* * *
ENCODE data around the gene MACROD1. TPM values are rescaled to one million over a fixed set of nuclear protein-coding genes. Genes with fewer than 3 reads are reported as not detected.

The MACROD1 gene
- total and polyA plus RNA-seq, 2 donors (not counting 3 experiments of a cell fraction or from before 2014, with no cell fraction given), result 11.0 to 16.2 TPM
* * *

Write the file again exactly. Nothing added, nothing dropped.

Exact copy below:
ENCODE data around the gene MACROD1. TPM values are rescaled to one million over a fixed set of nuclear protein-coding genes. Genes with fewer than 3 reads are reported as not detected.

The MACROD1 gene
- total and polyA plus RNA-seq, 2 donors (not counting 3 experiments of a cell fraction or from before 2014, with no cell fraction given), result 11.0 to 16.2 TPM